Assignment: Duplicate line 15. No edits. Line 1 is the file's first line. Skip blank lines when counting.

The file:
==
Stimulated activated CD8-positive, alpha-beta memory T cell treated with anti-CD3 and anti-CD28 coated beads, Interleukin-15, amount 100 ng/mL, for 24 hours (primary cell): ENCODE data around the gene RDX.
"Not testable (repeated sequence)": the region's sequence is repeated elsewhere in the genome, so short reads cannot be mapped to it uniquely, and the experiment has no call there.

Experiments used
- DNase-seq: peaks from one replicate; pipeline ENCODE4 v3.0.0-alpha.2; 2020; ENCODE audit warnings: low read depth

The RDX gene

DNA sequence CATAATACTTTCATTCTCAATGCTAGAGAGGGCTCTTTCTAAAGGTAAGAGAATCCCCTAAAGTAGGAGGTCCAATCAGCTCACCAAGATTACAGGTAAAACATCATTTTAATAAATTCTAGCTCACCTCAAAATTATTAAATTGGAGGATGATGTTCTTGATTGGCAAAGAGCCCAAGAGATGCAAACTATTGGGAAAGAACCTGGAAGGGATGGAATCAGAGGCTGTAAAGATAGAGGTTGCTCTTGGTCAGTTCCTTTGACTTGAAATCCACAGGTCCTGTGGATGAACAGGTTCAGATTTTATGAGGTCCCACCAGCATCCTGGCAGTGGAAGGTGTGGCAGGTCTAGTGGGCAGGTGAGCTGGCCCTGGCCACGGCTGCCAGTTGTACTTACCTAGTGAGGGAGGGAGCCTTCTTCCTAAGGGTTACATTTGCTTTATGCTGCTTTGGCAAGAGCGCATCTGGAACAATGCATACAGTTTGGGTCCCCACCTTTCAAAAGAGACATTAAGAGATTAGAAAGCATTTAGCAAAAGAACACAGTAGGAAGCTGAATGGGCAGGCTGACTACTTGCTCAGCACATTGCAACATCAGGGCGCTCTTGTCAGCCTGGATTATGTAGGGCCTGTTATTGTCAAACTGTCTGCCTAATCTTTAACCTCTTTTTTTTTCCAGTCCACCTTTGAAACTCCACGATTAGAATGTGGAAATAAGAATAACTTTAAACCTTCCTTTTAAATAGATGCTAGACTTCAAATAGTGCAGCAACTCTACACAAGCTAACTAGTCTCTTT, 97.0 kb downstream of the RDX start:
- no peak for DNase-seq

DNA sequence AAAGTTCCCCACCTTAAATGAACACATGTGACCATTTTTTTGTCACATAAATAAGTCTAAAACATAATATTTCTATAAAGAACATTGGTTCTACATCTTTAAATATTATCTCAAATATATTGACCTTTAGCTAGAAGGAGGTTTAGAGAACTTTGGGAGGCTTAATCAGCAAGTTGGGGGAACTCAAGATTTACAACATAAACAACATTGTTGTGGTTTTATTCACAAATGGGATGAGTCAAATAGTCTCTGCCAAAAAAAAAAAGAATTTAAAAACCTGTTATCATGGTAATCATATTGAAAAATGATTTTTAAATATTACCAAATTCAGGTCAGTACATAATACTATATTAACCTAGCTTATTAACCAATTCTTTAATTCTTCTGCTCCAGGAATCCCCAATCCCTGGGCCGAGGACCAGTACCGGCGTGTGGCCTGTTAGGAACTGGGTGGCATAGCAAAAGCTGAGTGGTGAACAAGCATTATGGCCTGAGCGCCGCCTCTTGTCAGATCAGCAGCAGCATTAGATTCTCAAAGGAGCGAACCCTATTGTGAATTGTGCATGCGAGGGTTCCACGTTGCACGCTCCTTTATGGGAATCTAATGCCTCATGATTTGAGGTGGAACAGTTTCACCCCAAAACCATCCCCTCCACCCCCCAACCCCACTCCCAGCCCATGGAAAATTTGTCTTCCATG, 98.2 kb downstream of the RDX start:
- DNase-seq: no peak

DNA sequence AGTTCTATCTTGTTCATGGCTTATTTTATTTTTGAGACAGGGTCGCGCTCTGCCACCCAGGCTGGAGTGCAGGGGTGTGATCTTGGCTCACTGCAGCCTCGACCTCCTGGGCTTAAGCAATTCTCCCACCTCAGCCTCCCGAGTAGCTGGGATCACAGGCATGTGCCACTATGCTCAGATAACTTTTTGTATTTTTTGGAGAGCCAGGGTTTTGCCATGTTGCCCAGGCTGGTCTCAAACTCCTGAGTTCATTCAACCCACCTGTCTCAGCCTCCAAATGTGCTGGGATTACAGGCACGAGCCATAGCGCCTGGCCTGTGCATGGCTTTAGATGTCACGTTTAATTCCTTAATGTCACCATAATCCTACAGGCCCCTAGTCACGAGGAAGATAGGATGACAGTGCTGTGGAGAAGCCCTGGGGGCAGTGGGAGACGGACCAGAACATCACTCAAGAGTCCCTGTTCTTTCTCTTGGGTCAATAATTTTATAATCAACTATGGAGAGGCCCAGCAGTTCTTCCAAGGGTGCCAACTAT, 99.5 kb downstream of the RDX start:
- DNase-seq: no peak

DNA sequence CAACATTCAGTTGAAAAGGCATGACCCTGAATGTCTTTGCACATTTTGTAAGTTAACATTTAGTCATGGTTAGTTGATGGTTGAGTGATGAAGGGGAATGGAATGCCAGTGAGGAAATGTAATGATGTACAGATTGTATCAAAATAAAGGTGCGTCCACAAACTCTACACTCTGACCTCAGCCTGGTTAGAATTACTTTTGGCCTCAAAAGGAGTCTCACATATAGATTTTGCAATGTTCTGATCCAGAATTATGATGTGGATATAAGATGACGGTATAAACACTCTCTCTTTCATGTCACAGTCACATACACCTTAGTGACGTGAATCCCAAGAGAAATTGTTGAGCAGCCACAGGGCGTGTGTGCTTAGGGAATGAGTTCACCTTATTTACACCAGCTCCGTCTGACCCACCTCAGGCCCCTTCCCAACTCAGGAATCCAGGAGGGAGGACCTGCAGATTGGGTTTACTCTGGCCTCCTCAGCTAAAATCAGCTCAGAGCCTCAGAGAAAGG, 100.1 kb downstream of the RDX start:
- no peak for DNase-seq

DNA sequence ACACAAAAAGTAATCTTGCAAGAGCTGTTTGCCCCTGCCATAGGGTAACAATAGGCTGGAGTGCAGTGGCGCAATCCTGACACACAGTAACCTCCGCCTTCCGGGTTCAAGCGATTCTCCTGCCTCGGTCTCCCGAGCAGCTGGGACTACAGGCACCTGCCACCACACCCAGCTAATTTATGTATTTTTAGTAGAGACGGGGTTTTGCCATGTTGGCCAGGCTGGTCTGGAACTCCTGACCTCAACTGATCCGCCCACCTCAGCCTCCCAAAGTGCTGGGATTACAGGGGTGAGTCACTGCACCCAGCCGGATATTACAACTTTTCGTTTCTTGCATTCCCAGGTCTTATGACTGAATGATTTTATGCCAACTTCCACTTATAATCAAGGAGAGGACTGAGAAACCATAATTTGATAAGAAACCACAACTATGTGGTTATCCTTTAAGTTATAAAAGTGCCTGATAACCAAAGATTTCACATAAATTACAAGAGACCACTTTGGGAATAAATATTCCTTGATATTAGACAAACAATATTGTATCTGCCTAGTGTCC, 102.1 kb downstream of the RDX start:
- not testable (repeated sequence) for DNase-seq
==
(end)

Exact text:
- not testable (repeated sequence) for DNase-seq